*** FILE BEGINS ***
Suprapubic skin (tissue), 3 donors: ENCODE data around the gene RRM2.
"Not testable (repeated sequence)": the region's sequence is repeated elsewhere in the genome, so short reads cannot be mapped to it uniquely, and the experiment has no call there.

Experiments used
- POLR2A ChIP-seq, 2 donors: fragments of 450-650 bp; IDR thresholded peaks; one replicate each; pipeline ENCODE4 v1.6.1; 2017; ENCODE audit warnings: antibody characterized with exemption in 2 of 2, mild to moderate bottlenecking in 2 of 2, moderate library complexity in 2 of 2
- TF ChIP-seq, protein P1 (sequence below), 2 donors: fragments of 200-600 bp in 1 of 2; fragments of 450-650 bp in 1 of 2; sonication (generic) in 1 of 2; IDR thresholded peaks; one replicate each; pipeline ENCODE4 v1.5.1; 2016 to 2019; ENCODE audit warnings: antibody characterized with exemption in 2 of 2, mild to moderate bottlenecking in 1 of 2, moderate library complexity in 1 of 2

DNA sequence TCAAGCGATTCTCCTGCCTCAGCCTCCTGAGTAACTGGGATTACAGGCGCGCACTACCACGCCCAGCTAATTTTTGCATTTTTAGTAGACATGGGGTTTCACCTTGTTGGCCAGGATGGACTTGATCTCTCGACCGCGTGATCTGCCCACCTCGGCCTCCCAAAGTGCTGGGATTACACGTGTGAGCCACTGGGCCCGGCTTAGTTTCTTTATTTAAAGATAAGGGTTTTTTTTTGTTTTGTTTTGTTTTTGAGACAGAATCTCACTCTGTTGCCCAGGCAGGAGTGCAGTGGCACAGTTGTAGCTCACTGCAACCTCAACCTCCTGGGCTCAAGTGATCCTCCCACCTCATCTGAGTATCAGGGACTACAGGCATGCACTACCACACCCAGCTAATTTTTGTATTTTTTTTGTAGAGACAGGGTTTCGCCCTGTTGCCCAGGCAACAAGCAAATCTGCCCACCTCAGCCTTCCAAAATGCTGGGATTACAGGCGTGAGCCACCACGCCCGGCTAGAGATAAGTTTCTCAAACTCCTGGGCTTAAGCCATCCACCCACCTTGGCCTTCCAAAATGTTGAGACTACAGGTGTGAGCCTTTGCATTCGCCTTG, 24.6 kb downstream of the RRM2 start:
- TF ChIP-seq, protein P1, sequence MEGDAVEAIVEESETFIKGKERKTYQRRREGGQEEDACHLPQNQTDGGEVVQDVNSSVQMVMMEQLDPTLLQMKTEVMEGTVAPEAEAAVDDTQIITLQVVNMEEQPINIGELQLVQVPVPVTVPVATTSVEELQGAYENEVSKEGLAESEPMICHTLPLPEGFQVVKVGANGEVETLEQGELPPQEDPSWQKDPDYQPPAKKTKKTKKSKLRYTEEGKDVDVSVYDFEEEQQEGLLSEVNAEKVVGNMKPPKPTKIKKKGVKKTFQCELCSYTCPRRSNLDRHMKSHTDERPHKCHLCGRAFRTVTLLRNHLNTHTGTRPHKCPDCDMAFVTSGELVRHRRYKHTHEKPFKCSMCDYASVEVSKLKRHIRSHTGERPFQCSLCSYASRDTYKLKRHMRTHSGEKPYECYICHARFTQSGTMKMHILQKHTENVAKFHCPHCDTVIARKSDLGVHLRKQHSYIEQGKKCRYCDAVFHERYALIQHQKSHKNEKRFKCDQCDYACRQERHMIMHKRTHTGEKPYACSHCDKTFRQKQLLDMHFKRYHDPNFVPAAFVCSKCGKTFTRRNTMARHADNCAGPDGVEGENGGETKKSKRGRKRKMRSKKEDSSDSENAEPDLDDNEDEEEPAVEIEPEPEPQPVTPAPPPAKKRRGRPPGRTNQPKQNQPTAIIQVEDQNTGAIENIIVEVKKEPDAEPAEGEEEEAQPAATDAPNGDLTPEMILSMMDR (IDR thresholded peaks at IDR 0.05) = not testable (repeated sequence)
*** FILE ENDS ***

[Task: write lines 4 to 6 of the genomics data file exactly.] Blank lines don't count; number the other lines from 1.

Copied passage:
- POLR2A ChIP-seq, 2 donors: fragments of 450-650 bp; IDR thresholded peaks; one replicate each; pipeline ENCODE4 v1.6.1; 2017; ENCODE audit warnings: antibody characterized with exemption in 2 of 2, mild to moderate bottlenecking in 2 of 2, moderate library complexity in 2 of 2
- TF ChIP-seq, protein P1 (sequence below), 2 donors: fragments of 200-600 bp in 1 of 2; fragments of 450-650 bp in 1 of 2; sonication (generic) in 1 of 2; IDR thresholded peaks; one replicate each; pipeline ENCODE4 v1.5.1; 2016 to 2019; ENCODE audit warnings: antibody characterized with exemption in 2 of 2, mild to moderate bottlenecking in 1 of 2, moderate library complexity in 1 of 2

DNA sequence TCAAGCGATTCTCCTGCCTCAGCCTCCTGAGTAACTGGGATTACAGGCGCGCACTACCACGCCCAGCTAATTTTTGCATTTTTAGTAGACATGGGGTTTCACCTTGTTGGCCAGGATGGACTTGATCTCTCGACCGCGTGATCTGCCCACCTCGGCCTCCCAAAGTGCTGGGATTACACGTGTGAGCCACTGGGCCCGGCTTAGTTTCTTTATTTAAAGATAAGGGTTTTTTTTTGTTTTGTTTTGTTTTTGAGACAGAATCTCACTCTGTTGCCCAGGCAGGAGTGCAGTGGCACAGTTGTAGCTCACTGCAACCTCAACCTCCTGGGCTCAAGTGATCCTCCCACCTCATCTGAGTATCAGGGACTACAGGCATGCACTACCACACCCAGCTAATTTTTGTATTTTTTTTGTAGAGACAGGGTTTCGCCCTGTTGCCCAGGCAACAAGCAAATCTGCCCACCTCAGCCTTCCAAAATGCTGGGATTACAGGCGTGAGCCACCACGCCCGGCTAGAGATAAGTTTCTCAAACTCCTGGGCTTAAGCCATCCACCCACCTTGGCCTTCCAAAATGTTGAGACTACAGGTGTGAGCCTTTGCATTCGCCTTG, 24.6 kb downstream of the RRM2 start: